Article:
iMovie Has Ridiculous Demands?

Discussion in 'Mac Apps and Mac App Store' started by bobber205, Feb 25, 2007.

  1. bobber205 macrumors 68020

    bobber205

    Joined:
    Nov 15, 2005
    Location:
    Oregon
    #1
    I swear. I used to "love" iMovie but now I'm growing to hate it.

    First I've learned that imovie works best with DV files and that stop weird playback problems I have am having is b/c I don't have the clips in DV format.

    I have been using mp4 b/c they import within about a minute for two for a 30 minute file.

    Now that I'm "using" dv streams, I almost have to wait a whole day to import what used to take 10 minutes. This seems stupid!

    What Do i DO!?! Aargh. Is DV the only choice. B/c if it is, I may never use iMovie again.

    What's a format that won't take 5- 10 hours to import anything. I see if I was trying to import a 24 hour clip, it would take a few hours. But there's no way in hell that a 25-30 minute clip should take a dozen hours.

    Please. I need to know what to use. This is driving me bananas. Surely Apple doesn't expect me to wait a week to get all my stuff imported so I can start on my project do they?

    :mad: :mad: :mad: :mad:

    Thanks for any help.

    </rant>
     
  2. killmoms macrumors 68040

    killmoms

    Joined:
    Jun 23, 2003
    Location:
    Washington, DC
    #2
    iMovie is designed to edit DV or HDV clips from a camera that captures in those formats, not anything else. Any "problems" you're having if that's not how you're using it stem from you attempting to use the program in a manner other than designed.
     
  3. bobber205 thread starter macrumors 68020

    bobber205

    Joined:
    Nov 15, 2005
    Location:
    Oregon
    #3
    That makes sense.

    But is there a friendly video editing program for those of us not wanting to edit video from a camera?

    Surely there's a market for that. :D
     
  4. Fearless Leader macrumors 68020

    Joined:
    Mar 21, 2006
    Location:
    Hoosiertown
    #4
    ^^ thats what i thought movie was, I havent used it for 2 years. (FCP baby :cool: ) Try a couple of versions back.
     
  5. killmoms macrumors 68040

    killmoms

    Joined:
    Jun 23, 2003
    Location:
    Washington, DC
    #5
    Not really. iMovie is much more restricted than even FCE.

    Final Cut Express might be a good solution for you, bobber205. But keep in mind that you need to be editing in a video format conducive to editing. For instance, trying to cut with an inter-frame compressed movie (something like DivX/XviD, H.264, or other formats like that) is never a good idea. You need to cut with something that's intra-frames only, so the program doesn't need to perform calculations forward every time you go to a non-I-frame. In other words, you'd need to convert what I'm guessing are compressed clips to an uncompressed or I-frame-based codec (Uncompressed RGB, Animation, PNG, Apple Intermediate or something like that—all at full quality) to edit them more easily.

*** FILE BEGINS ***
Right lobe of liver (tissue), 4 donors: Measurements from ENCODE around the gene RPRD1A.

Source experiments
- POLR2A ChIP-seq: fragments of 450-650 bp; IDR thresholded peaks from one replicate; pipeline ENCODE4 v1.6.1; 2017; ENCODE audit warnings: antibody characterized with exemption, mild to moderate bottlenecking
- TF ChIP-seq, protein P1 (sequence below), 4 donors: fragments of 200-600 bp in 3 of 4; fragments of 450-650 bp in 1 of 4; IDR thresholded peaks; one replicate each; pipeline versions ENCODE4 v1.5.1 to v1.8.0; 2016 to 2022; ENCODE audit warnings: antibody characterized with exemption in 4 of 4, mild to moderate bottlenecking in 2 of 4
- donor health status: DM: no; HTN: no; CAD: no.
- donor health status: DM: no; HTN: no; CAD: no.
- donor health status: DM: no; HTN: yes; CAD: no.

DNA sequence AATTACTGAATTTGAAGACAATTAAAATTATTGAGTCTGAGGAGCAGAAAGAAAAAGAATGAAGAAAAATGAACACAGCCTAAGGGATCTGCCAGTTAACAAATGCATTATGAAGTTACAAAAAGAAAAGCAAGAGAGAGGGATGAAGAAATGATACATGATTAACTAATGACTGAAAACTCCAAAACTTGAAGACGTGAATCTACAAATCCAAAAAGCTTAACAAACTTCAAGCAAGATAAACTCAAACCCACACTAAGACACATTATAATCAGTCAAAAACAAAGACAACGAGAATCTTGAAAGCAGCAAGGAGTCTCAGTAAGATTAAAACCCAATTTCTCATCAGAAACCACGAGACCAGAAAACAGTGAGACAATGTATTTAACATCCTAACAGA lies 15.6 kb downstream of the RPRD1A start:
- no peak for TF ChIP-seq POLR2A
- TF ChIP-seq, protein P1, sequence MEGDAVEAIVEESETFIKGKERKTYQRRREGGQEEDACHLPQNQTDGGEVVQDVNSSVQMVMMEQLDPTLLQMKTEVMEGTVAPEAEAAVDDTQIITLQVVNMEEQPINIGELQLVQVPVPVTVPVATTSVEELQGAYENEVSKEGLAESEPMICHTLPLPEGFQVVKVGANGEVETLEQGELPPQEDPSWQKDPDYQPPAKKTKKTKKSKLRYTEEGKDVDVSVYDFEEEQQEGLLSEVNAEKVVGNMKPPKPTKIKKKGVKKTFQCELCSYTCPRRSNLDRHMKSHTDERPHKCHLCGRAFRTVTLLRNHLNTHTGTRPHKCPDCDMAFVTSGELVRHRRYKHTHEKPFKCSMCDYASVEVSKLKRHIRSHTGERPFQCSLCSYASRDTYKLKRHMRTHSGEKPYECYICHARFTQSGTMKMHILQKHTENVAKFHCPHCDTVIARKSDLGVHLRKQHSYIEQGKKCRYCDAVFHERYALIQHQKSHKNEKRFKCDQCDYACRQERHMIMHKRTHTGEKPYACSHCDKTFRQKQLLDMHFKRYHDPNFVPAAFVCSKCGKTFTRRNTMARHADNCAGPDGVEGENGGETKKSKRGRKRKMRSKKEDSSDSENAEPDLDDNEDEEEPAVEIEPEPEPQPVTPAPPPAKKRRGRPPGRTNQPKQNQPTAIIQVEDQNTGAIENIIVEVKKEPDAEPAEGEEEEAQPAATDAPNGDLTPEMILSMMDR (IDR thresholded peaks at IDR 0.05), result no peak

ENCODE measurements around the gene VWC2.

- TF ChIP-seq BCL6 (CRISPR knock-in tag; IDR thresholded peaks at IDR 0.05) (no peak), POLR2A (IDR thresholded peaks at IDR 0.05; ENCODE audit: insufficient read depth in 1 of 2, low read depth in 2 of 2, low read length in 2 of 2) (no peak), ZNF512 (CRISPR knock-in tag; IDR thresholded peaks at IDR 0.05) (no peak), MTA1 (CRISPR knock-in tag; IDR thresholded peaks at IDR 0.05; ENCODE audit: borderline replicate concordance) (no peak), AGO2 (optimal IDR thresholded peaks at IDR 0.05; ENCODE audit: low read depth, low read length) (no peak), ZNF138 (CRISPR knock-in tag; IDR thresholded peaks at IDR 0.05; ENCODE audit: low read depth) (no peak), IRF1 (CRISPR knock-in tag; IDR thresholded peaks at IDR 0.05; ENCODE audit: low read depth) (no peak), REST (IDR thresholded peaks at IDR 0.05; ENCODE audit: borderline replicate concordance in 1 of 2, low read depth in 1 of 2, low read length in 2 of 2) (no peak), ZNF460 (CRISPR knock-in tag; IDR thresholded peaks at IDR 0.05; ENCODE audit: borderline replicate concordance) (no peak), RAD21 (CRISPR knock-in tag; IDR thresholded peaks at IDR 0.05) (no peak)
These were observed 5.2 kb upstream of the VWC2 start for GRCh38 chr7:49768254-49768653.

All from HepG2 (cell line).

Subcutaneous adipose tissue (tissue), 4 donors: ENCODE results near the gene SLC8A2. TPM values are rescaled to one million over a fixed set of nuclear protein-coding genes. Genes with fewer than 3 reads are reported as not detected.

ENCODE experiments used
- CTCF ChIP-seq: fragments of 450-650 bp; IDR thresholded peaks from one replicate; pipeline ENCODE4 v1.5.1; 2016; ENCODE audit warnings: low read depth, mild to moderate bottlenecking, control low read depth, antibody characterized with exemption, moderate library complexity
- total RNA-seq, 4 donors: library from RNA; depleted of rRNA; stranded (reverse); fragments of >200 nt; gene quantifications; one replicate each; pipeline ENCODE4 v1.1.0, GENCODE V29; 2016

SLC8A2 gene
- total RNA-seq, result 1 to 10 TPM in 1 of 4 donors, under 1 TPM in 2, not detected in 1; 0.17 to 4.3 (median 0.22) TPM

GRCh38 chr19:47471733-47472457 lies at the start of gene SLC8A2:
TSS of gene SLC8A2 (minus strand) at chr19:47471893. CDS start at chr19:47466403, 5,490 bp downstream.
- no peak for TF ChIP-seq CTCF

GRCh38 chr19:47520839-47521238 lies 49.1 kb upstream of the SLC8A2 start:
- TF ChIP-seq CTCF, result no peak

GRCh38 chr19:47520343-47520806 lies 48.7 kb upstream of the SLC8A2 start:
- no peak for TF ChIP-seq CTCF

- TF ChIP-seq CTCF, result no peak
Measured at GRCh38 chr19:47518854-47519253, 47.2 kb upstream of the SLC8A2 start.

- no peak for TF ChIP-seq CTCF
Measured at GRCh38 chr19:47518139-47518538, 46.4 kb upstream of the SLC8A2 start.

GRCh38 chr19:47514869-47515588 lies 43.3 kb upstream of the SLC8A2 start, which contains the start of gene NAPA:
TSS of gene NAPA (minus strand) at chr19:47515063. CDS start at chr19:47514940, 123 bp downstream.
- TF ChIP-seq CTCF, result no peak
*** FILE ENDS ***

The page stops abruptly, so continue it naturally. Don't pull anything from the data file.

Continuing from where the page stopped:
6. bobber205 thread starter macrumors 68020

    bobber205

    Joined:
    Nov 15, 2005
    Location:
    Oregon
    #6
    What are good apps for this?

    I've tried DV video. While it's editing very nicely, it takes ungodly amounts of space. And time. :)

    What's a better format? What apps can convert the types you listed?
     
  7. killmoms macrumors 68040

    killmoms

    Joined:
    Jun 23, 2003
    Location:
    Washington, DC
    #7
    All the formats I listed take MORE space than DV but are usually faster to convert to, assuming your hard drive is quick. Honestly though, converting to DV really shouldn't take that long. I'm wondering why you're experiencing such long waits. QuickTime converts to DV pretty fast, even on my old PowerBook G4, so I can't help but think you're doing something wrong.

    Also, why are you importing 30 minute files?! Are you really using the bulk of that material? Why not just pick and choose clips out of the larger file using QuickTime? What are you trying to cut together here, exactly?

    Editing formats take more space by their nature because they focus on delivering more quality and less compression. Any editing format you use will take a fair amount of space. You only compress down once you're done editing and are ready for final delivery. This is why any editor should have a hard drive (or three) devoted to video.
     
  8. Cromulent macrumors 603

    Cromulent

    Joined:
    Oct 2, 2006
    Location:
    The Land of Hope and Glory
    #8
    ffmpegX is your friend for all things video conversion. Just do a Google search for it.
     

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